Recommendations to Stockholm +50

During the Stockholm Conference in 1972 nuclear weapons and nuclear weapons test where discussed in-depth, which resulted in principle 26 in the conference declaration as well as a resolution condemning nuclear tests.

Principle 26: “Man and his environment must be spared the effects of nuclear weapons and all other means of mass destruction. States must strive to reach prompt agreement, in the relevant international organs, on the elimination and complete destruction of such weapons.”

Generations of climate scientists have documented that a nuclear war could cause drastic climatic disturbances and global famine. Last year scientists found that the use of a few hundred weapons (less than 10% of today’s global nuclear arsenals) could nearly stop all rain over India and central China, and reduce global precipitation globally by 15%-30%. It would take over a decade to return to rainfall levels before the nuclear war.

Nuclear weapons destroy the climate even when they are not used. Nuclear weapons facilities – just like how the oil and gas companies exacerbating the climate crisis – have contaminated land and water with radioactive waste lasting at least 100,000 years. Efforts to clean up the sites have cost billions of dollars over decades – and are still largely unfinished.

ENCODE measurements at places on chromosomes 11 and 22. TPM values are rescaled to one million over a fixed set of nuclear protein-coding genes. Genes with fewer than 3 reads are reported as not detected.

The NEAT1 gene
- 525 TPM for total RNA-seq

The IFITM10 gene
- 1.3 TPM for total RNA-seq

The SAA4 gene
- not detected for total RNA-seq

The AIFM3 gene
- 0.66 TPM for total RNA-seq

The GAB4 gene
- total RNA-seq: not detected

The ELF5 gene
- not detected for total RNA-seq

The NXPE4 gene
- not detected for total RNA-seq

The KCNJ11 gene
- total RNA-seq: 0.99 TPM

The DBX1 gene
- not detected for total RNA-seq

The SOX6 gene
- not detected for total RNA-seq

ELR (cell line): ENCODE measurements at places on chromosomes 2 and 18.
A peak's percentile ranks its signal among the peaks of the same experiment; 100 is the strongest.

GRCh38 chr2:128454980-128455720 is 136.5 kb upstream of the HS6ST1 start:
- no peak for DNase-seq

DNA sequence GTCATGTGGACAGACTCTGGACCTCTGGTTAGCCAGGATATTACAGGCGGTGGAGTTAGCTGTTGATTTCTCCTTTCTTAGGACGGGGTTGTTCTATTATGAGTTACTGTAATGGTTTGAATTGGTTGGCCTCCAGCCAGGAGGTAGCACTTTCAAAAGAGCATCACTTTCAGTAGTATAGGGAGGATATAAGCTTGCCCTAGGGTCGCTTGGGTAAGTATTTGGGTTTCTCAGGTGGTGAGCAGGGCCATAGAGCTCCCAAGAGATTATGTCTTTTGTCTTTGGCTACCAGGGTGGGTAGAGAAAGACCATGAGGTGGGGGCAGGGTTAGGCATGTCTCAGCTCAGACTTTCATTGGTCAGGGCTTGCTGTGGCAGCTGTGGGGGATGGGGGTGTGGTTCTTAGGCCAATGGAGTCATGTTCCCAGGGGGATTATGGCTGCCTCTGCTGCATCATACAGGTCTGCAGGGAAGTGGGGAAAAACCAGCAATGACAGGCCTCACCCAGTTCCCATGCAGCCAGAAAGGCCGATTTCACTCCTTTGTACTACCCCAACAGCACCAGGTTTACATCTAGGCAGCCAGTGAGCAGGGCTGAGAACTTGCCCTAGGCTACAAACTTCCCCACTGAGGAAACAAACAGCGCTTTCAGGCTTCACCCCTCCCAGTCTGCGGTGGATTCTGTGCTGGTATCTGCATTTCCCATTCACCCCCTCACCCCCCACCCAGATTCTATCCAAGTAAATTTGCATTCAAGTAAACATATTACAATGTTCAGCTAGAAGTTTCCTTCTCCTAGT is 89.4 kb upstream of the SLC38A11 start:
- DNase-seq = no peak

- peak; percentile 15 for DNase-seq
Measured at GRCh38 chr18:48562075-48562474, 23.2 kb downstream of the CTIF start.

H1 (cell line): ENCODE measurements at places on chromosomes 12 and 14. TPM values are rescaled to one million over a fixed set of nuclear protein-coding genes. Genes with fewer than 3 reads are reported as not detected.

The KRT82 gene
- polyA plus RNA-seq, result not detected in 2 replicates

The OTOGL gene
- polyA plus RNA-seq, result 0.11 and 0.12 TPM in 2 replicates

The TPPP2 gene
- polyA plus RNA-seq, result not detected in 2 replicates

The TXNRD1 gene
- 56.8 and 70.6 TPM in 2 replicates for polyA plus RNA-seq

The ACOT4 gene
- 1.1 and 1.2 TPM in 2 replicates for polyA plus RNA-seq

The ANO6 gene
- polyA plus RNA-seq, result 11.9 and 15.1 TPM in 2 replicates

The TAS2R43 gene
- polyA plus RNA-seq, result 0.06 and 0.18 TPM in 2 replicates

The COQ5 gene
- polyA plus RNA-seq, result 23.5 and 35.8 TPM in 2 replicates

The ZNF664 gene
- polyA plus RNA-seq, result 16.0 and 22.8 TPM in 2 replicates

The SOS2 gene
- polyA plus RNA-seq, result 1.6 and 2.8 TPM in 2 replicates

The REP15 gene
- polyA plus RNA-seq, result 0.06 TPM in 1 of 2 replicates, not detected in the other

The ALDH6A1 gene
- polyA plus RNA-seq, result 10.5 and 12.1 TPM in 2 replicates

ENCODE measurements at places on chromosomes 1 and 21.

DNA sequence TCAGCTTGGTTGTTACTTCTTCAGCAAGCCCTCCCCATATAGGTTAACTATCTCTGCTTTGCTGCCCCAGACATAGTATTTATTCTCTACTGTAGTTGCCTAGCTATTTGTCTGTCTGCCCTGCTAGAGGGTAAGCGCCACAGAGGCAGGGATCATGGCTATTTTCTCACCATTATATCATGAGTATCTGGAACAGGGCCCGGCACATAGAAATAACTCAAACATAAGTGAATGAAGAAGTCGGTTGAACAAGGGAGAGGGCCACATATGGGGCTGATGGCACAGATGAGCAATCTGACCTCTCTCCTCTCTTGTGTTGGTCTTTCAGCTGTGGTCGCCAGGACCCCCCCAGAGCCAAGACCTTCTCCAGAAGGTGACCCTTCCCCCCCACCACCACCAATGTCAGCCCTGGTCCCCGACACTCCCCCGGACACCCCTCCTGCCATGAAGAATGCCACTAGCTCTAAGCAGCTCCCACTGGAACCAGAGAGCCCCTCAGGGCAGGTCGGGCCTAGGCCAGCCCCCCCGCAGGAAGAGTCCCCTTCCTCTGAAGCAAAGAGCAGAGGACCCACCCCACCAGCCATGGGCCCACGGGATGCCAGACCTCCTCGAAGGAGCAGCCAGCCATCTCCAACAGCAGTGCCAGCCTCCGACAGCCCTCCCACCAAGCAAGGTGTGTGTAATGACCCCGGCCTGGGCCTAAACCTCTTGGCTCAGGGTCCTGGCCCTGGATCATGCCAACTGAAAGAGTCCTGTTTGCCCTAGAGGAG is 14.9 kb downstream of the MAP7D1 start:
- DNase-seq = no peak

The unacceptable humanitarian and environmental consequences of nuclear weapons and the ever-growing risk of nuclear use led 122 countries to vote to ban them in 2017. The treaty on the prohibition of nuclear weapons (TPNW) is the first ever nuclear weapons legal framework that handles the environmental risk of nuclear weapons.

At the Stockholm+50 the issue of nuclear weapons and the effects on climate and the environment contribution to both Leadership dialogue 1 by reflecting on the urgent need for action on nuclear disarmament from an environmental and climate perspective and moving from incremental change to systematic change. As well addressing Leadership dialogue 3, on how to accelerate the implementation of the environmental dimension of sustainable development, by discussing nuclear weapons effects on SDG 3: “Ensure healthy lives and promoting well-being for all at all ages”, Goal 6 “Ensure access to water and sanitation for all”, Goal 14 “Conserve and sustainably use the oceans, seas and marine resources” and Goal 15 “Sustainably manage forests, combat desertification, halt and reverse land degradation, halt biodiversity loss”.


  • address nuclear weapons and its effect on climate and the environment during the Stockholm+50 as a follow-up to recommendation 26 from the 1972 conference and take stock on the development since, both scientifically, legal and on a policy’s levels.
  • agree on further measures to contribute to accelerating a transformation that leads to nuclear disarmament and a healthy planet for all, where no one is left behind.”